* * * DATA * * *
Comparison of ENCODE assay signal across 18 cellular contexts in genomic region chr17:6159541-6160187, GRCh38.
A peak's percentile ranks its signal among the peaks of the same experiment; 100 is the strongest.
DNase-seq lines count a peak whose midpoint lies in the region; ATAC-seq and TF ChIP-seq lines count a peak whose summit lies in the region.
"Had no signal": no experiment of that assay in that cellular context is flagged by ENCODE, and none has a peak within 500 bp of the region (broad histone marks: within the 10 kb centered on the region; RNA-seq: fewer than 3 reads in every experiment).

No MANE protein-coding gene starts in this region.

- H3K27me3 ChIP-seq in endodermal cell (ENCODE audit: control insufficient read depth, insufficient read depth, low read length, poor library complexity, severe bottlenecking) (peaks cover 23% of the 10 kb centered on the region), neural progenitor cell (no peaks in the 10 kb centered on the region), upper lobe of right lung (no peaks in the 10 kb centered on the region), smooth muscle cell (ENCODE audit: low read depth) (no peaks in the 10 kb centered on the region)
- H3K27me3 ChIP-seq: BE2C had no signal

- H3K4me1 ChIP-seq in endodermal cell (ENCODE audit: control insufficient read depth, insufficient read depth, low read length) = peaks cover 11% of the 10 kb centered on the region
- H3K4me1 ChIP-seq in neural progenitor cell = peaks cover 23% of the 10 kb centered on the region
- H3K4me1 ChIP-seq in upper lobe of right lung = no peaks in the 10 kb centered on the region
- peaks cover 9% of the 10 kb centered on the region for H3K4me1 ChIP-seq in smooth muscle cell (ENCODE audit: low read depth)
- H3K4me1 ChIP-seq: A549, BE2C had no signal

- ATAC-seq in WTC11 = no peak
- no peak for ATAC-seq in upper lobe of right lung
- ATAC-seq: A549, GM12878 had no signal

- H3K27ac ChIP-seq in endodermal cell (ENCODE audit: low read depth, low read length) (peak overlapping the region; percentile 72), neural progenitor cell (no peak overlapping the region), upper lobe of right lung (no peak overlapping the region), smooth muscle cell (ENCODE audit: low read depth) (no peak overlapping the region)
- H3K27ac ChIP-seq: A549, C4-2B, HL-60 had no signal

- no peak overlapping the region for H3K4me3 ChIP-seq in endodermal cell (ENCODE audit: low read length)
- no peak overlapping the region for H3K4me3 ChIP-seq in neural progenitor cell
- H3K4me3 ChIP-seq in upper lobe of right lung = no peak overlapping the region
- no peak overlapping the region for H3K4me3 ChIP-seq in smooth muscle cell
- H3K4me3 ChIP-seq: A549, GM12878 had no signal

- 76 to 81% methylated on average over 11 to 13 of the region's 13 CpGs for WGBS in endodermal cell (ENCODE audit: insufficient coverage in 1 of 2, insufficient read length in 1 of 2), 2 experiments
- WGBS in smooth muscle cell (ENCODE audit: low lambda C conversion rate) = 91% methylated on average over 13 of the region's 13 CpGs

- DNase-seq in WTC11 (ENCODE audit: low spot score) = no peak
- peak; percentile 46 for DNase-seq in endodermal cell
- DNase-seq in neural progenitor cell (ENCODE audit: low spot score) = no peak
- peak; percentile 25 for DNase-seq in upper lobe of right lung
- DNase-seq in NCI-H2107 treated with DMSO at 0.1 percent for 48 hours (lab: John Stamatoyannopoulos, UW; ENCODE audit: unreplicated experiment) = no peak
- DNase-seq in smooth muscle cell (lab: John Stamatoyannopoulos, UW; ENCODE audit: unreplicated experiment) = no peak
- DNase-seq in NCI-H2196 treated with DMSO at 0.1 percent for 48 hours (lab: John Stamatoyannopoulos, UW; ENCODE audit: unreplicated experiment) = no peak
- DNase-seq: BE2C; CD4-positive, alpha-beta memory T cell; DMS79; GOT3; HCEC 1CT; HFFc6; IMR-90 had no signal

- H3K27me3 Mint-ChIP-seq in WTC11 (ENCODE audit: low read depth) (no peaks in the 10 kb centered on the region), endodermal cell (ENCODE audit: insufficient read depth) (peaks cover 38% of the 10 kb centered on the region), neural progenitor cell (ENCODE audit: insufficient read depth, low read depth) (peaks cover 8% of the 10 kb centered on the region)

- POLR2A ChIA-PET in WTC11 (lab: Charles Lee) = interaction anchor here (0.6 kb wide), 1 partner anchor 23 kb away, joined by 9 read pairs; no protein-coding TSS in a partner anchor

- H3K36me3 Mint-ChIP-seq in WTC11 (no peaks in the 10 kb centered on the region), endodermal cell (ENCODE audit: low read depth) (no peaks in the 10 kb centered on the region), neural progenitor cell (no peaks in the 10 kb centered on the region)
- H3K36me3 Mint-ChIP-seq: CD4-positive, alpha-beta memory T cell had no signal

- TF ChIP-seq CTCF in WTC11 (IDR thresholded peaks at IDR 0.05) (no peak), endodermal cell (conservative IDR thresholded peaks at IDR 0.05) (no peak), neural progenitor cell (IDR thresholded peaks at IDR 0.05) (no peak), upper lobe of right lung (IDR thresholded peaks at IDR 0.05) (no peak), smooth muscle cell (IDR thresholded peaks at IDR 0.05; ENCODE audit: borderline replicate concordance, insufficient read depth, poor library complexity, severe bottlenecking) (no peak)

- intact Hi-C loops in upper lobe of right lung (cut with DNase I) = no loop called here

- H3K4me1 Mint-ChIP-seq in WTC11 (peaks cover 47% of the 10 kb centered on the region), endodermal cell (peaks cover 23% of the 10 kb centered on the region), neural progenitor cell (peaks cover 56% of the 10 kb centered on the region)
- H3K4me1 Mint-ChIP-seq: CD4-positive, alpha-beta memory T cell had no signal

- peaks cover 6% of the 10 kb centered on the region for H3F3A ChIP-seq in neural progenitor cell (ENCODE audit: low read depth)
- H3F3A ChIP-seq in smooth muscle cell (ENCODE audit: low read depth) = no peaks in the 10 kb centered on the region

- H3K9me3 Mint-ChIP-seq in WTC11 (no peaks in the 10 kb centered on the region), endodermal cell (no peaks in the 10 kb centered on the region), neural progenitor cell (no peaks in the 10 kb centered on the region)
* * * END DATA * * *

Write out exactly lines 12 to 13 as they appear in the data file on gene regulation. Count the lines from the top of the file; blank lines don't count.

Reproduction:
- H3K4me1 ChIP-seq: A549, BE2C had no signal

- ATAC-seq in WTC11 = no peak